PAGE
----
She whirled and took off like a shot through the crowd of students before Dean had time to react. He scooped up a handful of snow and tore off after her, but he couldn’t get a clear shot. His legs may have been longer, but her petite stature allowed her to dodge in and out of the other students quite effectively. It was one of the talents that made her such an able Chaser for Gryffindor. Once they were on the outskirts of the village, she slowed down enough to let him catch up.
"Actually, I do need your advice about something," he said, taking her hand again. The warmth of his hand had melted the snowball, making his fingers cold and uncomfortable. He smiled as she flinched under his cold, damp grasp.
"What, you really do want to know what to get me?"
"That’s taken care of. Honestly. And I’m not telling. But I do need a girl’s advice on what to get for my sister."
"How old is she? What sort of things does she like?"
"She’s ten, and I don’t know what a ten-year-old girl likes. That’s why I’m asking. It’s not like I’m around her as much since I’ve gone away to school. The last thing I can really remember her being into is Barbie, and somehow I don’t think that’s going to cut it anymore."
Ginny laughed. "No, I don’t think so, but I can’t tell you if she’ll like the same things I did when I was that age."
"There must be something."
"I suppose jewellery is safe. What’s her name? Gladrags had some nice necklaces with girls’ names on them."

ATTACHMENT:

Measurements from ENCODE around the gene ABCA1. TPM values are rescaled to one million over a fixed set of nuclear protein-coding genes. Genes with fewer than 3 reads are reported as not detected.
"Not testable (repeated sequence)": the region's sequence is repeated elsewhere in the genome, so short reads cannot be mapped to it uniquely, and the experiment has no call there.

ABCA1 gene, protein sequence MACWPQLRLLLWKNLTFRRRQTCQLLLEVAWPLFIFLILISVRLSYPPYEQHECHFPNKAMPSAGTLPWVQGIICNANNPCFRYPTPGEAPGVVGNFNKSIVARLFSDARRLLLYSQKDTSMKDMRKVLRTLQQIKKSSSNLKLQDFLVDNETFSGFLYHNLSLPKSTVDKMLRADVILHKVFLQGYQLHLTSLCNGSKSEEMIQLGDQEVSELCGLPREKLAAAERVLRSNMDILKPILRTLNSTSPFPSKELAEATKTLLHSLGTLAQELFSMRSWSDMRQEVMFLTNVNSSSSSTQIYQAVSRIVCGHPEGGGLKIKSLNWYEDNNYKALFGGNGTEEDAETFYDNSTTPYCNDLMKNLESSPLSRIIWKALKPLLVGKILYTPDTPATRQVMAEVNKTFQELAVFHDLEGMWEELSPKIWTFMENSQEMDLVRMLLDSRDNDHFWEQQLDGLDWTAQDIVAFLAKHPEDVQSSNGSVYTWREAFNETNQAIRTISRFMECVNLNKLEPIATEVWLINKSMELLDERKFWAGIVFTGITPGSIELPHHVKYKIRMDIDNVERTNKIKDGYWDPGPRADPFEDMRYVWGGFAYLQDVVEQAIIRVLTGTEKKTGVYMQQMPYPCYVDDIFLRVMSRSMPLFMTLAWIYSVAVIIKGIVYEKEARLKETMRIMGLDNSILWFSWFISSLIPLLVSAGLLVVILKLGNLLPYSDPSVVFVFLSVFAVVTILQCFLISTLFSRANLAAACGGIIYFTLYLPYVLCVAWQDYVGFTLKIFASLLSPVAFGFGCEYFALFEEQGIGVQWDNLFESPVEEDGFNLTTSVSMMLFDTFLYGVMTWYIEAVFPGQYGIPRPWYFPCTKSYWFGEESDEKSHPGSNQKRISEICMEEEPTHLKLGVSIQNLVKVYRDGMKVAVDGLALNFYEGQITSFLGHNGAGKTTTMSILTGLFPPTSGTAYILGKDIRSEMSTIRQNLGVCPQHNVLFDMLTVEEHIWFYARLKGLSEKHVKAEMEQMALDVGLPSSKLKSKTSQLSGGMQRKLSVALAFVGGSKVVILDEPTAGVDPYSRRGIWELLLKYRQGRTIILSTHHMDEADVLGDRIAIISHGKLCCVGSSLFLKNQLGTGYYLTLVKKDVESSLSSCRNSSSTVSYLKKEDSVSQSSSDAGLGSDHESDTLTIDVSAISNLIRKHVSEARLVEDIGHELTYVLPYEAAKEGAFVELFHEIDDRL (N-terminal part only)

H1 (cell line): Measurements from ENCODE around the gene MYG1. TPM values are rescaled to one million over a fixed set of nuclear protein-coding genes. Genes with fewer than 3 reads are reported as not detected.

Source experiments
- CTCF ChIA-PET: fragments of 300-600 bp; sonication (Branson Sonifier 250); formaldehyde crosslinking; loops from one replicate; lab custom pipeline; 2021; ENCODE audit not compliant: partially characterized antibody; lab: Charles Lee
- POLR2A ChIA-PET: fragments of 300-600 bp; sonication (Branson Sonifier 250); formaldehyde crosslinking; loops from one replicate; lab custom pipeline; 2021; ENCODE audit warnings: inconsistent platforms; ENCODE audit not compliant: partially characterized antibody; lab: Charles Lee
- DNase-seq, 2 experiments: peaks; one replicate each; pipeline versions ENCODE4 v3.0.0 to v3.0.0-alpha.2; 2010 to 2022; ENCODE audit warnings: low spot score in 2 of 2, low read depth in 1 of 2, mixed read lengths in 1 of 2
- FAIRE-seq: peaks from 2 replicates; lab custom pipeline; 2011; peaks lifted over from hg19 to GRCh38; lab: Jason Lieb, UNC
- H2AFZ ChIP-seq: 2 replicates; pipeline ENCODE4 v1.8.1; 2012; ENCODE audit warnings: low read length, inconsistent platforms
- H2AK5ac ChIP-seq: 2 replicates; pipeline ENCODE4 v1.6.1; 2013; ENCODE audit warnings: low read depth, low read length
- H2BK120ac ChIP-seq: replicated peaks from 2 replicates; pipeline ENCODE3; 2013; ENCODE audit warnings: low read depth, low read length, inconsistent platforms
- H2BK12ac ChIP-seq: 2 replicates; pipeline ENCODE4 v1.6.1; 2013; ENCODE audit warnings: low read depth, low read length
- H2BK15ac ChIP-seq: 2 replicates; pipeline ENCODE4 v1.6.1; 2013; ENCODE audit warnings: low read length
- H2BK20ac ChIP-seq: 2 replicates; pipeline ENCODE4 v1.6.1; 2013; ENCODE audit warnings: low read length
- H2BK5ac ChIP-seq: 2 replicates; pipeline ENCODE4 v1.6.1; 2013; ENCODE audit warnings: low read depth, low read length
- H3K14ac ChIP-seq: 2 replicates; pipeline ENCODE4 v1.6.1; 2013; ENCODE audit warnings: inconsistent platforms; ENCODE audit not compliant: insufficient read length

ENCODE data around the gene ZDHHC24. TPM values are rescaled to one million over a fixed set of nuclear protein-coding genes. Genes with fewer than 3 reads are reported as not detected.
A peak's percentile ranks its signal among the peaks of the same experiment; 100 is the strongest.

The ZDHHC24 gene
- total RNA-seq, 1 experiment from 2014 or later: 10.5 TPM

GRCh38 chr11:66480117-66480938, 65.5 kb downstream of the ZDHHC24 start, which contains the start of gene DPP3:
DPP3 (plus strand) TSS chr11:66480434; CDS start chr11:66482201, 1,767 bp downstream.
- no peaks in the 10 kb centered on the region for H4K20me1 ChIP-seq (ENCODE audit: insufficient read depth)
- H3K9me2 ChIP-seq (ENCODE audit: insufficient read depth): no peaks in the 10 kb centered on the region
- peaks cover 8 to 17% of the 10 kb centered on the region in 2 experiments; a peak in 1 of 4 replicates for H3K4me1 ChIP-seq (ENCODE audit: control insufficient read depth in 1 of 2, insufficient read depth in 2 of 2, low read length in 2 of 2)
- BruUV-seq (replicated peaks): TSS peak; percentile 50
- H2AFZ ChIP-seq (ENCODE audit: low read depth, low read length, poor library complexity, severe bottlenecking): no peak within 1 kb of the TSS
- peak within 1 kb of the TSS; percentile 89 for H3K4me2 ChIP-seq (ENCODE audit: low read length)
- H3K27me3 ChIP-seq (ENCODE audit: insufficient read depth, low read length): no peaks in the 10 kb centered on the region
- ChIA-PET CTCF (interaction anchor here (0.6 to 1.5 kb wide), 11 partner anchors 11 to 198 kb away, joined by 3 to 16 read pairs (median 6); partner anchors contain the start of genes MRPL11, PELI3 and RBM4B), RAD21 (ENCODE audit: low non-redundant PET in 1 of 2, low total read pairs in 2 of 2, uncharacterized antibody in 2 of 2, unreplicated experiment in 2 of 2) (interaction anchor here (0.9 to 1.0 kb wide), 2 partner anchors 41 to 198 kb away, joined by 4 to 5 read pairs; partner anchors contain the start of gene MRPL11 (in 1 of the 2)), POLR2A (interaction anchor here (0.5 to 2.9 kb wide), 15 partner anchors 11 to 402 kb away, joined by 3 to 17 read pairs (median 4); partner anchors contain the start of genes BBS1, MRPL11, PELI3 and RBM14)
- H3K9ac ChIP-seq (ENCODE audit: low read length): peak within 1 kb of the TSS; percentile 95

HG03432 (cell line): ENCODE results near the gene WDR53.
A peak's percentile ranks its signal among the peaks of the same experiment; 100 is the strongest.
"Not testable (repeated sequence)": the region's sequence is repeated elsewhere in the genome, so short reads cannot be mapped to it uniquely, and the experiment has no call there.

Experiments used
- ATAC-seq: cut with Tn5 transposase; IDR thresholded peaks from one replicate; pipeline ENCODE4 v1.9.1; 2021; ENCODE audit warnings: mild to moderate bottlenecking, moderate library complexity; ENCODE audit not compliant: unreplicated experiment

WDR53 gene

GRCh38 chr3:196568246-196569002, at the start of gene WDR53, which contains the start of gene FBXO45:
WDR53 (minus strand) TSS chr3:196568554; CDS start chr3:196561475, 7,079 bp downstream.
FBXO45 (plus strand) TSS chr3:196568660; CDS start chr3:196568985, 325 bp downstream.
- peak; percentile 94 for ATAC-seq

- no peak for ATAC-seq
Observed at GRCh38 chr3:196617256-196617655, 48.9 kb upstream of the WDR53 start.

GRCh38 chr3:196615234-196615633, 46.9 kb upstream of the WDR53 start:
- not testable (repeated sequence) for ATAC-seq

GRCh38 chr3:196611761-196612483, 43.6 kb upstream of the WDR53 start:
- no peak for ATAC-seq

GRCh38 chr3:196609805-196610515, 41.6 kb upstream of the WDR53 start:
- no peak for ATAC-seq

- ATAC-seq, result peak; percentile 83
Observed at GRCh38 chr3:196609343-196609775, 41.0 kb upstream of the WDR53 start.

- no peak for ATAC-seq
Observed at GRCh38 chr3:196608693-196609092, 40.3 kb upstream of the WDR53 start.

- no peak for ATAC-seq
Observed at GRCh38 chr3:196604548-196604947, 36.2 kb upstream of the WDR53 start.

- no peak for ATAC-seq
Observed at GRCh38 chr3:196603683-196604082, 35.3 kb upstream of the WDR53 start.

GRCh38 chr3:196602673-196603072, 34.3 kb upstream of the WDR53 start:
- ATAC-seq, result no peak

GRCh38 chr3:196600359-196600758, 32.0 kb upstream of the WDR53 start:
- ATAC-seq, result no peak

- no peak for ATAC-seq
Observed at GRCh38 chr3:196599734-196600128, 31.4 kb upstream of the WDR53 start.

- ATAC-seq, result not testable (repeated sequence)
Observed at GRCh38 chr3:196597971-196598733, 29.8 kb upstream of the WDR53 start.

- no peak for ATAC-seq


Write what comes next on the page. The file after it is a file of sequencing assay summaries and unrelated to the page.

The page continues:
"They won’t have hers, I don’t think. Even for the wizarding world it’s unusual. It’s Dulcinea."
Ginny raised her eyebrows at him. "Yeah, I know. I guess my mum likes Don Quixote or something."
"Well, it doesn’t matter. I bet they can charm a necklace so it says whatever you want it to. Why don’t we go have a look?"
There was a lull in the conversation, and then Ginny mused, "Will your sister be coming to Hogwarts next year?"
"No, everyone else in my family is a Muggle. I’m the only wizard."
Ginny made no further comment, but Dean’s own words echoed through his mind, settling in and taking hold.
This strange feeling was another reason Dean hadn’t been looking forward to coming home for the holiday. He knew that at some point it was going to be impossible to control. The time would come when the feeling would take over and push him into asking questions his mother didn’t want to answer.
It took a few days for Dean to make up his mind and talk to his mum. Dean’s real father was never anything they’d ever discussed. Dean knew he existed, of course, but his existence was more like a fact to be memorised and stored away than anything to mull over. Besides, he’d never felt the need to. If Dean sifted back through his mind to his earliest memories, he could vaguely remember a time when his step-father hadn’t been there, when it had been just him and his mother.
He didn’t possess a single mental image of his real father. He didn’t really need one. Most of Dean’s childhood had included Gary Thomas and Dean’s siblings, who had come along in due course. Beyond the scraped knees and family rows that surfaced from time to time, Dean couldn’t ever remember being truly unhappy. There had never been any call for him to wonder if his life might have been anything other than what it currently was.
The subject of his real father was one his mother preferred to avoid. Dean had always been able to sense that, even as a child when the adults made passing reference to him, and so he’d never even asked questions for curiosity’s sake. He’d never really had any desire to do so until now.